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28 Man. L.J. 113 (2000-2002)
Transitional Justice: Fundamental Goals and Unavoidable Complications

handle is hein.journals/manitob28 and id is 121 raw text is: Transitional Justice:
Fundamental Goals and
Unavoidable Complications
A VIGOROUS DEBATE HAS EMERGED in recent years in international human
rights law literature regarding what is often referred to as the issue of
transitional or retroactive justice. This refers principally to the question of
whether and how fledgling democratic governments ought to call to account
those accused of having committed gross violations of human rights in the pe-
riod preceding the democratic transition. Many argue that new democracies
should always take an aggressive approach to accountability by adopting policies
and programs that emphasize punishment and condemnation of perpetrators.
Others insist on a lenient approach to accountability, generally recommending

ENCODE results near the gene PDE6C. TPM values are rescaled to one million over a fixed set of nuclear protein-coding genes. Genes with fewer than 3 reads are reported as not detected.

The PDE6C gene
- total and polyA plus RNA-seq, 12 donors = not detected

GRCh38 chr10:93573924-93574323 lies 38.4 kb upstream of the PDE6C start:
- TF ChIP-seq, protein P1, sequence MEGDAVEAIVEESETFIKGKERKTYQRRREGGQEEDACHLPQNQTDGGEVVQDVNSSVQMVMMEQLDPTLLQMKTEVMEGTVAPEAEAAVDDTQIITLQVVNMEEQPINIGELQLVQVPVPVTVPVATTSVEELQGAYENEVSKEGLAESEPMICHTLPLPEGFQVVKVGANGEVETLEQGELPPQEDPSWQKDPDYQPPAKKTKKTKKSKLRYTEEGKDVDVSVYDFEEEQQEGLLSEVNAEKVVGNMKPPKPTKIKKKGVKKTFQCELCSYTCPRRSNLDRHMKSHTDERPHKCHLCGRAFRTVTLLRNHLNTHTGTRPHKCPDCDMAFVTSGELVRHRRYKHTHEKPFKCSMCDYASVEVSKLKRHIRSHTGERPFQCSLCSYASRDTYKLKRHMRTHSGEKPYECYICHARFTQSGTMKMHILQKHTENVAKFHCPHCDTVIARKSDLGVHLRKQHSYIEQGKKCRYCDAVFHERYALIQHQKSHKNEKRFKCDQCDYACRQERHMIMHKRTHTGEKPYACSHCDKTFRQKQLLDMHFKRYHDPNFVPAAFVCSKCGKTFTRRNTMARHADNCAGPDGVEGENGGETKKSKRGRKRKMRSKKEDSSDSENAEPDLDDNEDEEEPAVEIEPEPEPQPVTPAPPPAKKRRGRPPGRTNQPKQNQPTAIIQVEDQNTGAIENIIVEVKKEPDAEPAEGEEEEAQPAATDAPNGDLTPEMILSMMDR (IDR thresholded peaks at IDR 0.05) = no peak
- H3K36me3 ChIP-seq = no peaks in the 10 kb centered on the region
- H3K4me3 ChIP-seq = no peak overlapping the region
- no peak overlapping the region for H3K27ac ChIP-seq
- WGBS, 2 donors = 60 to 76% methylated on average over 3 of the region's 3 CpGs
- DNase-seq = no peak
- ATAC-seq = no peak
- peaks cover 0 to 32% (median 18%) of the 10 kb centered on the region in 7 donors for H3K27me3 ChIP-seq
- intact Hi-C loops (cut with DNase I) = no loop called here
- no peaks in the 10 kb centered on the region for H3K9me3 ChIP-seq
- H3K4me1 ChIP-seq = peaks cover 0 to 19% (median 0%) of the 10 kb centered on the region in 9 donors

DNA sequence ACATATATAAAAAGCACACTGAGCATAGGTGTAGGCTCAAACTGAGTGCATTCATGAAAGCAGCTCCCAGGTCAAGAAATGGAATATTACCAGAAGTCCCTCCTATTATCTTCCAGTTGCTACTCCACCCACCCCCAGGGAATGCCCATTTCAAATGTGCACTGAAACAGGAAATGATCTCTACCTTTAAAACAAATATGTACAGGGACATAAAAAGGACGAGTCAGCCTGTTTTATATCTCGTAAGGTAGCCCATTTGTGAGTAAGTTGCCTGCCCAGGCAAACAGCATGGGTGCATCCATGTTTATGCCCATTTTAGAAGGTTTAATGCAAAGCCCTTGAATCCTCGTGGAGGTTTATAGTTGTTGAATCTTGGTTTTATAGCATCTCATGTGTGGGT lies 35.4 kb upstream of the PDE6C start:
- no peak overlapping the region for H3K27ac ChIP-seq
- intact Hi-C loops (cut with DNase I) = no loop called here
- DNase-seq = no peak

policies and programs which emphasize forgiveness and reconciliation. Finally,
some recommend a moderate approach regarding accountability, generally fa-
vouring policies and programs which seek to balance a broad combination of
goals including, inter alia, punishment, reconciliation, and the establishment of
an accurate historical record.
The position asserted in this essay is that it is dangerous to recommend any
one of these approaches in the abstract. While there are certain fundamental
transitional justice goals that ought to be considered in any new democracy, de-
termining which goals can or should be implemented involves many difficult
and contradictory considerations. For example, in many cases, transitional gov-
ernments are effectively forced to choose between justice and the continuation
of peace, or justice and the continuation of democracy. In addition, transitional
justice policy making often involves a variety of agonizing trade-offs and oppor-
BA (McGill), LL.B (Ottawa), LLM (Columbia). Mr. Freeman is currently a Senior Asso-
ciate at the newly-established International Center for Transitional Justice in New York
City. He previously worked with the U.N. Office of the High Commissioner for Human
Rights and as a lawyer in private practice.

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